Posted Jul 30, 2010 06:55 pm CDT
A racketeering lawsuit seeking class action status and, potentially, up to billions of dollars in damages has been filed against a Florida lawyer and his foreclosure-mill law firm. Also named as a defendant is a bank-created company that, the complaint alleges, owned a criminal enterprise which operated to violate homeowners’ legal rights by intentionally obscuring the true holders of mortgages under the guise of running a “registration” company that purportedly kept track of mortgage ownership.
Filed Monday in federal court in South Florida, the suit (PDF) contends that David Stern and his Plantation law firm violated the Racketeer Influenced and Corrupt Organizations Act by fraudulently pursuing tens of thousands of foreclosure actions on behalf of lenders who did not, in fact, hold the original notes and mortgages on the properties at issue as required by law, the Daily Business Review reports in an article reprinted in New York Lawyer (reg. req.).
Central to the process was an innovative company known as Mortgage Electronic Registration Service Corp., which purported both to be the mortgagee and to be “acting solely as a nominee for Lender and Lender’s successors and assigns” in numerous form documents, the complaint contends. Such “intentionally ambiguous verbiage,” it alleges, was part of a conspiracy involving Stern, his law firm and defendant Merscorp Inc. that used MERS “so that to the average consumer, or even legal professional … who or what was or is ultimately receiving the benefits of any mortgage payments” cannot be determined.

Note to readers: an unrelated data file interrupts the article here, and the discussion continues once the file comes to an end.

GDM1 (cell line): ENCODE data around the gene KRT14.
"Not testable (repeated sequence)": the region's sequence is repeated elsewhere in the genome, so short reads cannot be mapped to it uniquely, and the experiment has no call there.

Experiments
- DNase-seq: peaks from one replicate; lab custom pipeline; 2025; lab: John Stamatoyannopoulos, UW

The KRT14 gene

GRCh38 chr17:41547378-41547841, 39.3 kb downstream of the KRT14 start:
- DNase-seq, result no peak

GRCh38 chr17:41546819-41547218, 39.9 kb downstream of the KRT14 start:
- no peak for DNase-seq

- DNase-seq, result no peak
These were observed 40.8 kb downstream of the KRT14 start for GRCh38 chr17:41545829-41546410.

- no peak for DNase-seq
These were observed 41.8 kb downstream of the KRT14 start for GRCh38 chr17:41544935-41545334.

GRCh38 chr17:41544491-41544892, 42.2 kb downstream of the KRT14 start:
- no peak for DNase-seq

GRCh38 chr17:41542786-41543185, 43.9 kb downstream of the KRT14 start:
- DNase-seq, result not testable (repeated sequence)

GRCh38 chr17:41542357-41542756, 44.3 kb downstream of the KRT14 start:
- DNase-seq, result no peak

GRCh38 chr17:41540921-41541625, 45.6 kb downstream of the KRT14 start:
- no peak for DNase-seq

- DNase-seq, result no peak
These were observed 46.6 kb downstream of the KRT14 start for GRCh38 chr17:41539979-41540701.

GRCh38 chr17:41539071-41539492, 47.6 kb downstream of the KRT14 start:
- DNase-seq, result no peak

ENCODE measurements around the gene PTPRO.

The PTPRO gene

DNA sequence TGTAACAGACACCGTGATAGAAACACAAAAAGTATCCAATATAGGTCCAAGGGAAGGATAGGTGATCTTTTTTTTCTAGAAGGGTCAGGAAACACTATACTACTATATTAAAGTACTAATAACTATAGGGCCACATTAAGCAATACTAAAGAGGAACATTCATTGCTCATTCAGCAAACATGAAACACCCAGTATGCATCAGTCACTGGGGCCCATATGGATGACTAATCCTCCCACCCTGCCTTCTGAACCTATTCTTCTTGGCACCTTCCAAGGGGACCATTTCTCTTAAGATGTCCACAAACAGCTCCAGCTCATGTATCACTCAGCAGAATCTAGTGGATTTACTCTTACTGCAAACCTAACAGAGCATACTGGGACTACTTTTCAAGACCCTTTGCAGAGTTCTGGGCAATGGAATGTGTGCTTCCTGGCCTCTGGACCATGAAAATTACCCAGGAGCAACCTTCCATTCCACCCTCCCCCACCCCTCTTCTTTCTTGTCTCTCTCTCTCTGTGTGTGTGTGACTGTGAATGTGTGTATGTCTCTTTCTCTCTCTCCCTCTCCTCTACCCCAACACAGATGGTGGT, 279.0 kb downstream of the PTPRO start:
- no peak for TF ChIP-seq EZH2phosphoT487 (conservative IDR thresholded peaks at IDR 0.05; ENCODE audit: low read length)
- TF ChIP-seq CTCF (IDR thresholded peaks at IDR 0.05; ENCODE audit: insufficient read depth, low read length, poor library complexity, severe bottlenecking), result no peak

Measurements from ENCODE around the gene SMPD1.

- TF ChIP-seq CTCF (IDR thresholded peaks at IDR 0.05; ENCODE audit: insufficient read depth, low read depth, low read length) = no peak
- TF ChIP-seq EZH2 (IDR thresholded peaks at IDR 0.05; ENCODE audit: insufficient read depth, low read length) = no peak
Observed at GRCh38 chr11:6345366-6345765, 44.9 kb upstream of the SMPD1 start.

“The employees of the defendant firm, including many licensed attorneys, have become skillful in using the artifice of MERS to sabotage the judicial process to the detriment of borrowers and, over the past several years, have routinely relied upon MERS to do just that,” the suit alleges, contending that the defendants illegally obtained final foreclosure judgments by obscuring the truth about mortgage ownership concerning cases in which the purported plaintiff lenders “had no standing whatsoever.”
However, defense lawyers say Stern, his firm and MERS have done nothing wrong:
Jeffrey Tew of Tew Cardenas in Miami is Stern’s lawyer and says neither Stern nor Stern’s firm is at fault. “We don’t think there is any merit to it,” he says of the complaint.
Attorney Robert Brochin of Morgan Lewis & Bockius represents MERS. He described the complaint as lacking in “any merit” but refused to comment further to the Daily Business Review.
The suit was filed by Kenneth Eric Trent, a sole practitioner in Fort Lauderdale. It seeks treble damages and attorney’s fees and costs.
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